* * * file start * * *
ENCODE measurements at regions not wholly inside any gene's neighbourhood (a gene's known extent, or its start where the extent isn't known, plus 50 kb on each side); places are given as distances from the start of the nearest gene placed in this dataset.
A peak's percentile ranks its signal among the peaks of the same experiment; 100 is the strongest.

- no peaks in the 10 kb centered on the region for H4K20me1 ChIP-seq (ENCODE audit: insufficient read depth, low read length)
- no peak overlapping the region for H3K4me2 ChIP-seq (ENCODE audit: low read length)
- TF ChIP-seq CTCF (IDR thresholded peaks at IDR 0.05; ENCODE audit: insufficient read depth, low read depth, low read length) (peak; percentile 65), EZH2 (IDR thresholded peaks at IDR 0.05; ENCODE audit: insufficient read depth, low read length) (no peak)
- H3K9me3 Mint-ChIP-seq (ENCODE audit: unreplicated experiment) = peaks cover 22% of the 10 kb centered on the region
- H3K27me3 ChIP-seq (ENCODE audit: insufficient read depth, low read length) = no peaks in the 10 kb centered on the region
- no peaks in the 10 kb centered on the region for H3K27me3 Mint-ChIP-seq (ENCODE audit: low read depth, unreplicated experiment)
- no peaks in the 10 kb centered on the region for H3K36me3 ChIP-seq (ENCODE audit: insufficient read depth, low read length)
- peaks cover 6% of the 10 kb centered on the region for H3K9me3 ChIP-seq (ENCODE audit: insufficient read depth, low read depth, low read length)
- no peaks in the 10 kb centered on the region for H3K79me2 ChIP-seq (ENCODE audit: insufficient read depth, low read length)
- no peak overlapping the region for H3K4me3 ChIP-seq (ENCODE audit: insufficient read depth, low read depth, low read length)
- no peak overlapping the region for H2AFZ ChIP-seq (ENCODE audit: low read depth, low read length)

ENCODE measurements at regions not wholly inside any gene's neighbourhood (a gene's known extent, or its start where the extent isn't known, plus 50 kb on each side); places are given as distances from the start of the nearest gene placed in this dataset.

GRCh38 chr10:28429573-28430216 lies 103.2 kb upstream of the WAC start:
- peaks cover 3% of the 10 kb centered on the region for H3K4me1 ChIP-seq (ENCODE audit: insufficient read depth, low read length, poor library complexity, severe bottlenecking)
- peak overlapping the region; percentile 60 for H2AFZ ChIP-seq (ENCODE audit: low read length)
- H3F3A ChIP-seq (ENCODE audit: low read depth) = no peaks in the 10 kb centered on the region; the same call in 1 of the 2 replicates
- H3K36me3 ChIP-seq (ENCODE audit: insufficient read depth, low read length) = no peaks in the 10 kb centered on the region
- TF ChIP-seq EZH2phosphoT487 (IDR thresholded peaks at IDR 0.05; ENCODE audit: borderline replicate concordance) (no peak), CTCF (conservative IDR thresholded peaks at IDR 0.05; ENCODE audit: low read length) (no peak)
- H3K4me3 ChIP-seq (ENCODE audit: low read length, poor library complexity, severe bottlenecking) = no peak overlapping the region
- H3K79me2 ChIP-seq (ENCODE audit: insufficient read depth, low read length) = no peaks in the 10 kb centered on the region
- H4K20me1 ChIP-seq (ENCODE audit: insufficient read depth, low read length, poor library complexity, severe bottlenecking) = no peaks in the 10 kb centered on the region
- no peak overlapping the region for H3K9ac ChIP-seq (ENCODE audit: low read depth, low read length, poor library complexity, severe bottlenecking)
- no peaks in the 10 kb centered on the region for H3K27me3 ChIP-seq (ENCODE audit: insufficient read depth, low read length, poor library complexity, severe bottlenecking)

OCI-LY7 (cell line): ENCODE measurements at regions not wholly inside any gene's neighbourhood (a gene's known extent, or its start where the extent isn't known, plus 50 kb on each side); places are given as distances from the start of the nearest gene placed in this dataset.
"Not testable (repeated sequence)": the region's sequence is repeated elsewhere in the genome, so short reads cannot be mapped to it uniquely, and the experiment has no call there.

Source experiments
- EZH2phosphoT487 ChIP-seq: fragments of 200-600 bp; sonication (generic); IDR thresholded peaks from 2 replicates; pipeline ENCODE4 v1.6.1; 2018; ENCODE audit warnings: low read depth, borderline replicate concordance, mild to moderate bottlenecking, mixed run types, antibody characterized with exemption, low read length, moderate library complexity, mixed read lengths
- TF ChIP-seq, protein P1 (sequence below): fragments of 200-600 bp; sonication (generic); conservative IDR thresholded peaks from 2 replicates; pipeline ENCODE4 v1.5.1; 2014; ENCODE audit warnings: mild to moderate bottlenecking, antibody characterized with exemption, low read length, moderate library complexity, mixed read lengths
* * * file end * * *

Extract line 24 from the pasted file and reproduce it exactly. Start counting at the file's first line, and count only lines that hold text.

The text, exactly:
- no peak overlapping the region for H3K9ac ChIP-seq (ENCODE audit: low read depth, low read length, poor library complexity, severe bottlenecking)